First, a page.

Tag Archives: Arab Spring

New walls in cyberspace: Internet shutdowns and authoritarianism in Africa

Cutting off communication has become a favourite ploy of some of the continent’s Big Men. Ironically, this harms their standing in the long term Although the Berlin Wall was toppled 30 years ago, new walls have continued to crop up around the world — virtual ones that block or limit internet access to avert political…

Leave a comment Continue Reading →

Global freedom in retreat?

Following the collapse of communism, Francis Fukuyama famously asserted that humankind was on the threshold of “the end of history”. By this, he meant that humanity’s sociocultural evolution was poised to resolve itself in a general acceptance of the principles of Western liberal democracy as the basis of government. This he spelled out in his…

7 Comments Continue Reading →

Should revolutions have a leader?

Nelson Mandela was quoted as saying, “It is not kings and generals that make history but the masses of the people.” This came to mind as I watched what was unfolding in Burkina Faso. I watched Blaise Compaoré’s 27 year reign come to an abrupt end in the midst of a burning Parliamentary building. He…

7 Comments Continue Reading →

I must confess, I miss Thabo Mbeki

Today I found myself nostalgic for a man I had little appreciation for while he was still the president of our country. I found myself missing former president Thabo Mbeki. I was sitting at a table in Dime Todo lo que Sientes in Mexico City with a group of young idealists who, like me, have…

19 Comments Continue Reading →

Egypt needs a Mandela

The tumultuous tides of human protesters on the streets, bridges and squares of Cairo and Istanbul, speak of frustration with the world as it is and a yearning for a better life. A clear and precise vision of that better life as articulated in the Freedom Charter by our visionary Nelson Mandela is what contributed…

9 Comments Continue Reading →

Unemployment fuels social unrest

Jobs influence who we are and our relations with others. In most societies, jobs are a fundamental source of self-respect and social identity. Jobs also connect people with others through networks. The workplace can be a place to encounter new ideas and information and to interact with people of different cultures and ethnicities. The distribution…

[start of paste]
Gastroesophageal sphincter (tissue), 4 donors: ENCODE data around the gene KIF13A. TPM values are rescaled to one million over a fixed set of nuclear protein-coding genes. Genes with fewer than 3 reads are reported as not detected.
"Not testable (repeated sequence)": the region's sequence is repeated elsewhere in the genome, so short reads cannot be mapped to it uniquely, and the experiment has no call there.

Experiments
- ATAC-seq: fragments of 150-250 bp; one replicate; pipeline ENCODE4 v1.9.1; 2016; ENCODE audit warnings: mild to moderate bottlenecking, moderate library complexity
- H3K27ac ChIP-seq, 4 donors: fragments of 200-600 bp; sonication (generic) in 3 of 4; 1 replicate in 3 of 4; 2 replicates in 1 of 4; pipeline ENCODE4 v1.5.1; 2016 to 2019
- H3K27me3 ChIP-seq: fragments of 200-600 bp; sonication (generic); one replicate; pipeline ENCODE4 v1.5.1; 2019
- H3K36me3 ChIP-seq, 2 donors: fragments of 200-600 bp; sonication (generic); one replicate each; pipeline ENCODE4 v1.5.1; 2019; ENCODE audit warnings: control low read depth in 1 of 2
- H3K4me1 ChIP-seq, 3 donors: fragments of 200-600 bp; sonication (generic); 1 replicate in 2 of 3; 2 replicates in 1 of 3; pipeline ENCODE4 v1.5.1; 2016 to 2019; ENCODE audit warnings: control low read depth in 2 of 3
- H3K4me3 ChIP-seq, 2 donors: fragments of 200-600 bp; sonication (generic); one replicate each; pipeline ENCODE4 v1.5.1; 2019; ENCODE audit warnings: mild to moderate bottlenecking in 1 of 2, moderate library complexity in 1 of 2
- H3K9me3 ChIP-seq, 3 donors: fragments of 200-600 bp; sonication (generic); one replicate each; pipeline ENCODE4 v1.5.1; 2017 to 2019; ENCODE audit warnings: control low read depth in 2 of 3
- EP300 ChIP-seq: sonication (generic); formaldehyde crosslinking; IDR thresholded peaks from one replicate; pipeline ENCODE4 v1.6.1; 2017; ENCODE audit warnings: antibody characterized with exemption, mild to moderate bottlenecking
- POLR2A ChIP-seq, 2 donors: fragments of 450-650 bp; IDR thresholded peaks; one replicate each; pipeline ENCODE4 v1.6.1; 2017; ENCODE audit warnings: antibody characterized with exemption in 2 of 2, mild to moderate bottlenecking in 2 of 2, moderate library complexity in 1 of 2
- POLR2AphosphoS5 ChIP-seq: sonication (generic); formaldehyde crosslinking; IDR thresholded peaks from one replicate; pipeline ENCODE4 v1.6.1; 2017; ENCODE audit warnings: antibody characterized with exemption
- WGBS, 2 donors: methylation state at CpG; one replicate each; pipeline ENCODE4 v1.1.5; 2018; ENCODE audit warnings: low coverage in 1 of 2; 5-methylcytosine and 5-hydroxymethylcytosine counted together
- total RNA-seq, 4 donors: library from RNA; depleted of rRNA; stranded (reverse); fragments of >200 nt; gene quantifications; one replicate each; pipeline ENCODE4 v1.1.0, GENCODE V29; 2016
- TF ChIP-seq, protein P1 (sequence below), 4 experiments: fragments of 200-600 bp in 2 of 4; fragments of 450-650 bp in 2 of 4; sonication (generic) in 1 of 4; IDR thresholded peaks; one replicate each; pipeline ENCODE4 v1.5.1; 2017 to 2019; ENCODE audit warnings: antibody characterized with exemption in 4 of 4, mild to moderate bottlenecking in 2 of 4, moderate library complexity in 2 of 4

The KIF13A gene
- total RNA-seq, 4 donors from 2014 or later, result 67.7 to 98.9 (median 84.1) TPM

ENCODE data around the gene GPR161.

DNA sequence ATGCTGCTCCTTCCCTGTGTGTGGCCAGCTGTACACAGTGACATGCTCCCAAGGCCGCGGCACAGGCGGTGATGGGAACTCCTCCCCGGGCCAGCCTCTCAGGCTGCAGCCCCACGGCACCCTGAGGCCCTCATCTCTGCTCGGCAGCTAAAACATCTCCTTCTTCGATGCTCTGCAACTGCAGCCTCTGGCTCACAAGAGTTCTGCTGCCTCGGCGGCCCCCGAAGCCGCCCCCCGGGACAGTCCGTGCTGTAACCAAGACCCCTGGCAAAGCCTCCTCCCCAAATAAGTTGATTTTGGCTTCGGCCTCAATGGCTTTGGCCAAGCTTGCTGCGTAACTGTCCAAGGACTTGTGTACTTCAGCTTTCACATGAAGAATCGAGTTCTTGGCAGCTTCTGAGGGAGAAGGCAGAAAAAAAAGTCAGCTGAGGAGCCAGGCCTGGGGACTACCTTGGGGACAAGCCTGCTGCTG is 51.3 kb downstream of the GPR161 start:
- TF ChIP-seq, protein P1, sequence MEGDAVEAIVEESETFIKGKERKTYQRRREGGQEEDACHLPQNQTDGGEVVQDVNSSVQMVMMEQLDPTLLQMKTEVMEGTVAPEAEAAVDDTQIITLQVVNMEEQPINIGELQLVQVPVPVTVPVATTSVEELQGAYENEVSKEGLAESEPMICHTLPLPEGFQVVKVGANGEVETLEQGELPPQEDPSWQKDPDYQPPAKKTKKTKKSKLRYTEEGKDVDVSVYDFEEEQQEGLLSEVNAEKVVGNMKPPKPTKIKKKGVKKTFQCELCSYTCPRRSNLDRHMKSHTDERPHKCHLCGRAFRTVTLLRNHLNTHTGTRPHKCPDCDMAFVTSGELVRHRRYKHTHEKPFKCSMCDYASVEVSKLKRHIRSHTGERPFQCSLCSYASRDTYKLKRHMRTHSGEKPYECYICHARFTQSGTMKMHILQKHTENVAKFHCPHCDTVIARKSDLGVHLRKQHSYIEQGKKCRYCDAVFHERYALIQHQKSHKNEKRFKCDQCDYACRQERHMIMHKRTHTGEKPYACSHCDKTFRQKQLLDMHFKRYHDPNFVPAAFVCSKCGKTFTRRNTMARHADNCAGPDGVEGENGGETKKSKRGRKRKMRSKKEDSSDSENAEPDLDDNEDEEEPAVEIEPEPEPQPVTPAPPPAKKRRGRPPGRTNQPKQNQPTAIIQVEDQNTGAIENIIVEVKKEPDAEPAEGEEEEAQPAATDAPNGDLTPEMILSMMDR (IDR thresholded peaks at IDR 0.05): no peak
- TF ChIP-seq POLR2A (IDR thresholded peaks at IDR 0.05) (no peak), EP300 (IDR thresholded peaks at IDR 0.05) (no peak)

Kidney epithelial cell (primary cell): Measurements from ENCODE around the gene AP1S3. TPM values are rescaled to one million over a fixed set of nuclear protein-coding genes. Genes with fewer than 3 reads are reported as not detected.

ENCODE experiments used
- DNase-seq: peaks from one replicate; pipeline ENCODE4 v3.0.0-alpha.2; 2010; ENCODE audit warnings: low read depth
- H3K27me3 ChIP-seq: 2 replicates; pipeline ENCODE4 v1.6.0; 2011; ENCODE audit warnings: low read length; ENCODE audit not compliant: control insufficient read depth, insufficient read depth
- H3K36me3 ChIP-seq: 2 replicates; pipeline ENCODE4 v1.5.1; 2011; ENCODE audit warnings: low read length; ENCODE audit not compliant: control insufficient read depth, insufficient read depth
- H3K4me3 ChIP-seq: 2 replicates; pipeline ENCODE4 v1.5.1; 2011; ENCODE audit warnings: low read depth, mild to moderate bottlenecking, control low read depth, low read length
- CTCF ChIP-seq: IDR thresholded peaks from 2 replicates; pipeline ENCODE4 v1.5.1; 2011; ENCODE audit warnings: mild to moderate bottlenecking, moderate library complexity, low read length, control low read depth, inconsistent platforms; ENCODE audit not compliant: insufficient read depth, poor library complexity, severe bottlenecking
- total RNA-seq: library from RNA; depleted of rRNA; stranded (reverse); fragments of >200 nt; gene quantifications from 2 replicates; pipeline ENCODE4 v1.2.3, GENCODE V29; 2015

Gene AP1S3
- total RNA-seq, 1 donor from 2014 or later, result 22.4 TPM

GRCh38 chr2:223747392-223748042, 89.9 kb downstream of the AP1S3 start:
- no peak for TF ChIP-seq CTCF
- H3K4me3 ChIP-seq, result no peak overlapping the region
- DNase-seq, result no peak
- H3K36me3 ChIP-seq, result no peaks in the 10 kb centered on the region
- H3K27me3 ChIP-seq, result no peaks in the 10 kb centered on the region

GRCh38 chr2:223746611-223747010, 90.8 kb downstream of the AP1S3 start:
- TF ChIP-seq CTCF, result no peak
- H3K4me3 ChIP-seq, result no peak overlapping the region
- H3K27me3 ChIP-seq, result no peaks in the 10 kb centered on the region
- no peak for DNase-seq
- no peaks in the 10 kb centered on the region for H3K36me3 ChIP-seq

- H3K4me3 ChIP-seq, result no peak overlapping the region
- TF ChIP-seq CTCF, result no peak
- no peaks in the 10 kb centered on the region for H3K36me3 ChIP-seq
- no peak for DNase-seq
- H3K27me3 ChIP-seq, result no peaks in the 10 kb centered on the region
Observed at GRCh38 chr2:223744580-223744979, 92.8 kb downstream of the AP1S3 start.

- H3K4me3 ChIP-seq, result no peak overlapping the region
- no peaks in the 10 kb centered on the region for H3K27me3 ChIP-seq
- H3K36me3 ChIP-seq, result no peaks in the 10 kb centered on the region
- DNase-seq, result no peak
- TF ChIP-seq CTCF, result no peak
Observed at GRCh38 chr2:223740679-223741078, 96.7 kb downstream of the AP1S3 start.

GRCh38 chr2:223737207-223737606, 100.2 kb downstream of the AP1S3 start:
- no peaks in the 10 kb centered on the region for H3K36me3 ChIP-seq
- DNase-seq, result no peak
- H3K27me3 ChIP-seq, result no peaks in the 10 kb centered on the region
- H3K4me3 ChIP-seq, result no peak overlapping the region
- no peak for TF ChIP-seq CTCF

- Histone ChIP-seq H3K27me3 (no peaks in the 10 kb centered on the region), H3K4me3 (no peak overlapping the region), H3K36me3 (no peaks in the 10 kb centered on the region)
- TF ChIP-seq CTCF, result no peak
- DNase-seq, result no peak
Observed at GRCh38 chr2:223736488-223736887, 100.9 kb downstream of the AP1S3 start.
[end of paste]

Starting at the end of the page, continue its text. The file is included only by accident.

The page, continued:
9 Comments Continue Reading →

Have jihadists crossed the Rubicon in Mali?

A maxim of President Francois Hollande’s election campaign was to reduce France’s overseas interventionist activities. Since the 1960s France has intervened militarily on nearly 50 occasions, mainly to evacuate foreigners as it did in 1990 and 1991 in Gabon and Zaire and in 1994 in Rwanda. Until 2011 France continued to act as the ”policeman”…

7 Comments Continue Reading →

Have we forgotten Mohamed Bouazizi?

Two years ago last Friday, a young man from Tunisia named Mohamed Bouazizi died of burn wounds after literally igniting what the world has come to know as the Arab Spring. Bouazizi, a fruit and vegetable vendor immolated himself after suffering humiliation at the hands of a police officer who confiscated his goods, ostensibly because…

16 Comments Continue Reading →

Sharia law, nemesis of justice

While in transit at Abu Dhabi International Airport recently world-renowned Professor Cyril Karabus from Cape Town was arrested and jailed over a child’s death that occurred 12 years ago. Although his trail is due to take place on November 20 his lawyers have not had access to the medical files and there is good reason…

46 Comments Continue Reading →

Syria a geopolitical minefield

Emerging from the widely hailed Arab Spring revolutions is a new threat to world stability and security. The very breadth of the scale of the uprising, stretching across the whole of North Africa and into the Middle East, has ramifications well beyond the region. Traditional world powers like Russia and the US have suffered a…

19 Comments Continue Reading →